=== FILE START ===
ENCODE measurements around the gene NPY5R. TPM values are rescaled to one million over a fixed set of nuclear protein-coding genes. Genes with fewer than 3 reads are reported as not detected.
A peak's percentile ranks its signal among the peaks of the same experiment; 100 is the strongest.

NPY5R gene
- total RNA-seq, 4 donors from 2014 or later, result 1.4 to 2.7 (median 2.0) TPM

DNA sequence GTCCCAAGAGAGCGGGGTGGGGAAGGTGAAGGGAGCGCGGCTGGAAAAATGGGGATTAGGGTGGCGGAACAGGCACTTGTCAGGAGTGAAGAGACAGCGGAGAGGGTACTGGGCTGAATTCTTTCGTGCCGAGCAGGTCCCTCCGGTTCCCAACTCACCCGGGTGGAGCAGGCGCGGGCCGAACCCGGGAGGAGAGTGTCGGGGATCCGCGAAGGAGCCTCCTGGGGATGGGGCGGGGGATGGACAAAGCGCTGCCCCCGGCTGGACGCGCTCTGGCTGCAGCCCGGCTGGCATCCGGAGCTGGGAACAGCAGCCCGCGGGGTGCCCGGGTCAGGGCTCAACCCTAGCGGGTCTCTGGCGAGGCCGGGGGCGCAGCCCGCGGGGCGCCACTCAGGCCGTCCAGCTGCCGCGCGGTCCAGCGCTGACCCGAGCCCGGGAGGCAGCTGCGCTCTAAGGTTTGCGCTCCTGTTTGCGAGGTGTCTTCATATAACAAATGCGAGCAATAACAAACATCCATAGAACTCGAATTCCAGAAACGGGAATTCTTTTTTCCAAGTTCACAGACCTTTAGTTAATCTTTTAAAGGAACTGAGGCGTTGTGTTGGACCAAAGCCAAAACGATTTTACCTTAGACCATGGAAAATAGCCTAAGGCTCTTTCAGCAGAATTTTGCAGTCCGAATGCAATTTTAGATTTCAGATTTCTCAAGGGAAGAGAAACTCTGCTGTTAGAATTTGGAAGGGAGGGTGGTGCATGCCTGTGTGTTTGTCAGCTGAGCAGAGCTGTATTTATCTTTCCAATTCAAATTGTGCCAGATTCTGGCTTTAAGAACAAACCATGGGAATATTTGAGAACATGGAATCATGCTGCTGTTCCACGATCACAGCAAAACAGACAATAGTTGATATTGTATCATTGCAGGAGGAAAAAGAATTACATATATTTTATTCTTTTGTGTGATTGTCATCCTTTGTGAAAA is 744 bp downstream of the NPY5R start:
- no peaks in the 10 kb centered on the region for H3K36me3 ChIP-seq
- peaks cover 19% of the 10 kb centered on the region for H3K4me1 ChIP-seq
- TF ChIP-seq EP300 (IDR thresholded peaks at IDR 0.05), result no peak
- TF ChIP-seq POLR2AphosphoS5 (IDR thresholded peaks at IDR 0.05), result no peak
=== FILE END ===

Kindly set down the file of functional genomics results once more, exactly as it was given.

ENCODE measurements around the gene NPY5R. TPM values are rescaled to one million over a fixed set of nuclear protein-coding genes. Genes with fewer than 3 reads are reported as not detected.
A peak's percentile ranks its signal among the peaks of the same experiment; 100 is the strongest.

NPY5R gene
- total RNA-seq, 4 donors from 2014 or later, result 1.4 to 2.7 (median 2.0) TPM

DNA sequence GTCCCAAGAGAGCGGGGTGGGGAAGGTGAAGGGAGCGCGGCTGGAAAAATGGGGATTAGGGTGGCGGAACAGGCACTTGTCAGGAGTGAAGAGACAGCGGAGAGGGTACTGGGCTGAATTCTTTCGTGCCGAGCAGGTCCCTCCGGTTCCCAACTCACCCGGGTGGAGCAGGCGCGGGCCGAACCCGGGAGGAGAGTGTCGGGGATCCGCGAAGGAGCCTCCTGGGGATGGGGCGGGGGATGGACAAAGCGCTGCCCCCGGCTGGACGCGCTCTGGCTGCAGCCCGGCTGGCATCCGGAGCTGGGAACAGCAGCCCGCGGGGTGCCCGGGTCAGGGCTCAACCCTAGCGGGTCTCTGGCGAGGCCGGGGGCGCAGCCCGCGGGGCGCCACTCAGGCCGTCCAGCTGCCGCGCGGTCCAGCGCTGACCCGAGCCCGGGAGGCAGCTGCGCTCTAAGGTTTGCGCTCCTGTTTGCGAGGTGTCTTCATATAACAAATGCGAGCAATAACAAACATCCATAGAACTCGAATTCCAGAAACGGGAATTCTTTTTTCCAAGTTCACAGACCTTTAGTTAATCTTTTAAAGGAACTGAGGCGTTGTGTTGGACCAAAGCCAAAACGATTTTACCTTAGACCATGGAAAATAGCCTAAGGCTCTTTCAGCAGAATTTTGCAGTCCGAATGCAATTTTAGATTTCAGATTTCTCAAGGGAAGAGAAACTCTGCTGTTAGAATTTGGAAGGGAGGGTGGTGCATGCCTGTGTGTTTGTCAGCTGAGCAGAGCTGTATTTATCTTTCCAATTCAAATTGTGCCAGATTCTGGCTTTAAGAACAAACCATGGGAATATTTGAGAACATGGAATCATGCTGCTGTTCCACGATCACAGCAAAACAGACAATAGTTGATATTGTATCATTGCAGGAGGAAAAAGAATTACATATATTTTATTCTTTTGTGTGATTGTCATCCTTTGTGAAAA is 744 bp downstream of the NPY5R start:
- no peaks in the 10 kb centered on the region for H3K36me3 ChIP-seq
- peaks cover 19% of the 10 kb centered on the region for H3K4me1 ChIP-seq
- TF ChIP-seq EP300 (IDR thresholded peaks at IDR 0.05), result no peak
- TF ChIP-seq POLR2AphosphoS5 (IDR thresholded peaks at IDR 0.05), result no peak